Quotes of note
“We should never despair, our situation before has been unpromising and has changed for the better, so I trust, it will again. If new difficulties arise, we must only put forth new exertions and proportion our efforts to the exigency of the times.” – George Washington (1777)
“Simple cause-and-effect logic tells us that if you want to lose weight, you don’t eat french fries and ice cream at every meal. It’s common sense. But every day, legislators pass bills that have opposite and counterproductive effects. So much for logic.” – Veronique de Rugy
August 23: Join the Georgia Public Policy Foundation on Thursday, August 23, at the 1818 Club in Duluth for a Leadership Breakfast, “Policy Over Politics,” with keynote speaker Kyle Wingfield, the Foundation’s president. Welcome by Georgia State Rep. Brett Harrell, a longtime friend of the Foundation and Gwinnett County resident. 8 a.m. (Registration, networking 7:30 a.m.) $20. Register here.
September 7: Mark your calendar for the 2018 Georgia Legislative Policy Forum. This daylong event on Friday, September 7 at the Renaissance Atlanta Waverly Hotel will include sessions on health care reform, education innovation, pension reform and more. Details soon; view last year’s program here.
Early voting begins: Early voting began Monday for Georgia’s primary election runoffs and will run most days through July 20 in advance of the July 24 election day. Races include the GOP contests for governor, lieutenant governor and secretary of state and the Democrats’ nominees for state school superintendent and the 6th and 7th congressional districts. Source: Patch.com
Patient-unfriendly: Georgia ranks 49th in the nation in the 2018 Mercatus Center’s Healthcare Openness and Access Project (HOAP), which measures the flexibility and discretion that a state’s patients and providers have in managing health and health care. That’s up two positions from 2016, with New Jersey 50th and New York last. Best in the nation is Wyoming. View the full GA State Report.
Everything old is new again: The compact disc is going the way of the eight-track and cassette tape, judging by Best Buy’s decision to end CD sales. Industry-wide, CD sales declined 20 percent to $1.2 billion in 2016, according to the Recording Industry Association of America, while revenue from paid music subscriptions nearly doubled to $2.3 billion. (The CD format peaked at $13.2 billion in 2010.) Don’t give up, though: Best Buy is continuing to sell vinyl records! Source: Billboard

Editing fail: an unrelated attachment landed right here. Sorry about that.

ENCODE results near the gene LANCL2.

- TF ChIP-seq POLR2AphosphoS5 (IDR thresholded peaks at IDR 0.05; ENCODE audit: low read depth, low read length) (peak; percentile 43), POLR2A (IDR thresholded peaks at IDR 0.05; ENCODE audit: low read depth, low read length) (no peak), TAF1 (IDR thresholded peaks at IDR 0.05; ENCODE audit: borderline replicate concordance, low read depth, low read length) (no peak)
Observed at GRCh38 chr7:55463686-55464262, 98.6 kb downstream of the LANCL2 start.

Boobytrapped law: Georgia agreed to halt enforcement of the state’s new occupational licensing law, a lactation consultant licensing law, pending the outcome of a lawsuit filed on behalf the 800 “Certified Lactation Consultants.” The law does not recognize their certification and they faced fines upward of $500 per day. The only certification recognized is “International Board Certified Lactation Consultant.” The law was enacted so health insurers would cover the cost of the service, which nature has provided at no charge to billions of mothers for thousands of years. Source: Institute for Justice
Bureaucratic hurdles: “For the past four years, the annual rate of charter school growth has declined nationally from 14 percent annual student enrollment growth in 2014 to 5 percent in 2017,” the Washington Examiner reports. It cited a recent study that found, “Several probable reasons for the decline exist, namely the difficulties charter school organizers go through to be granted a charter and the lack of equitable financial support to gain and sustain school facilities in many states.”
‘Deserts’: Portions of Atlanta are among the areas that need charter schools most, according to a new report by the Thomas B. Fordham Institute. “The city has upwards of 40 charter schools, including many in high-poverty neighborhoods. But neighborhoods in south Atlanta, where poverty rates climb as high as 61.2 percent, still lack quality school options,” write Amber M. Northern and Michael J. Petrilli in The Atlanta Journal-Constitution.
This month in the archives: In June 15 years ago, the Foundation published, “Broadband Access in Georgia.” It noted, “The truth is that some unserved customers are simply too remote to be efficiently connected by the ‘budget broadband’ technologies – DSL and cable – that work well for almost everyone else. New options, however, are already emerging to fill these gaps in the market.” And they continue to do so!
Visit www.georgiapolicy.org to read our latest commentary, “Georgia’s Taxing Options after the Supreme Court’s Online Sales Tax Ruling,” by Jeffrey Dorfman.
Have a great weekend!
Kyle Wingfield and Benita Dodd
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